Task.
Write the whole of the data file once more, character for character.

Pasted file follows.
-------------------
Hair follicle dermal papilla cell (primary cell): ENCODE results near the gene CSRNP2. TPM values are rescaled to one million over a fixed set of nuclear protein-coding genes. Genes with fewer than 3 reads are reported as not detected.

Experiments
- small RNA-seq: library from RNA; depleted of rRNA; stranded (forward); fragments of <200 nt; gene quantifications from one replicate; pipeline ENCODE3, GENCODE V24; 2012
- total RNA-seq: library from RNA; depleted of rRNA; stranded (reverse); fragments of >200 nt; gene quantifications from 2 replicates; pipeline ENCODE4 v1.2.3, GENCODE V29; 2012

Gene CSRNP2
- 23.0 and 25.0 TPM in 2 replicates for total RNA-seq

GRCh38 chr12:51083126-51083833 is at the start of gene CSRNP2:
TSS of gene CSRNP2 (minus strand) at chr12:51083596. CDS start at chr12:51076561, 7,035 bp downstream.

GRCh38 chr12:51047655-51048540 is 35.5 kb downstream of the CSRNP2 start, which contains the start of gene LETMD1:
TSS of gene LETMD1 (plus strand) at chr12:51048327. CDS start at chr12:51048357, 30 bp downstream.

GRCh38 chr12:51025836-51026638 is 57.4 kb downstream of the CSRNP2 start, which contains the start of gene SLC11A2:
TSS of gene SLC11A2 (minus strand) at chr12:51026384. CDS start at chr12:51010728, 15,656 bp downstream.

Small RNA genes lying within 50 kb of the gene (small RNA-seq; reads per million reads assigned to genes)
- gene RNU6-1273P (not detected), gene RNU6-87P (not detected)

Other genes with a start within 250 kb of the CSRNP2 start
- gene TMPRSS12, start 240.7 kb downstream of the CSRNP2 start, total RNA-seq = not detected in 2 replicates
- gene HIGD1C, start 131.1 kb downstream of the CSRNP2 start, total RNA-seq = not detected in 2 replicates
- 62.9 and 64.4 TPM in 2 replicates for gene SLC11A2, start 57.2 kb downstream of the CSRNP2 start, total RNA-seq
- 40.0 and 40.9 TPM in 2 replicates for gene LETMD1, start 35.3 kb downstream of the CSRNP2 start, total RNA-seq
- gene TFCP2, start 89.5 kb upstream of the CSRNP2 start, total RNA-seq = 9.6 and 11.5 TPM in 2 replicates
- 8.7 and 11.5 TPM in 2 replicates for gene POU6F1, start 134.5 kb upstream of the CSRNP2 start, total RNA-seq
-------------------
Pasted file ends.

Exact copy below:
Hair follicle dermal papilla cell (primary cell): ENCODE results near the gene CSRNP2. TPM values are rescaled to one million over a fixed set of nuclear protein-coding genes. Genes with fewer than 3 reads are reported as not detected.

Experiments
- small RNA-seq: library from RNA; depleted of rRNA; stranded (forward); fragments of <200 nt; gene quantifications from one replicate; pipeline ENCODE3, GENCODE V24; 2012
- total RNA-seq: library from RNA; depleted of rRNA; stranded (reverse); fragments of >200 nt; gene quantifications from 2 replicates; pipeline ENCODE4 v1.2.3, GENCODE V29; 2012

Gene CSRNP2
- 23.0 and 25.0 TPM in 2 replicates for total RNA-seq

GRCh38 chr12:51083126-51083833 is at the start of gene CSRNP2:
TSS of gene CSRNP2 (minus strand) at chr12:51083596. CDS start at chr12:51076561, 7,035 bp downstream.

GRCh38 chr12:51047655-51048540 is 35.5 kb downstream of the CSRNP2 start, which contains the start of gene LETMD1:
TSS of gene LETMD1 (plus strand) at chr12:51048327. CDS start at chr12:51048357, 30 bp downstream.

GRCh38 chr12:51025836-51026638 is 57.4 kb downstream of the CSRNP2 start, which contains the start of gene SLC11A2:
TSS of gene SLC11A2 (minus strand) at chr12:51026384. CDS start at chr12:51010728, 15,656 bp downstream.

Small RNA genes lying within 50 kb of the gene (small RNA-seq; reads per million reads assigned to genes)
- gene RNU6-1273P (not detected), gene RNU6-87P (not detected)

Other genes with a start within 250 kb of the CSRNP2 start
- gene TMPRSS12, start 240.7 kb downstream of the CSRNP2 start, total RNA-seq = not detected in 2 replicates
- gene HIGD1C, start 131.1 kb downstream of the CSRNP2 start, total RNA-seq = not detected in 2 replicates
- 62.9 and 64.4 TPM in 2 replicates for gene SLC11A2, start 57.2 kb downstream of the CSRNP2 start, total RNA-seq
- 40.0 and 40.9 TPM in 2 replicates for gene LETMD1, start 35.3 kb downstream of the CSRNP2 start, total RNA-seq
- gene TFCP2, start 89.5 kb upstream of the CSRNP2 start, total RNA-seq = 9.6 and 11.5 TPM in 2 replicates
- 8.7 and 11.5 TPM in 2 replicates for gene POU6F1, start 134.5 kb upstream of the CSRNP2 start, total RNA-seq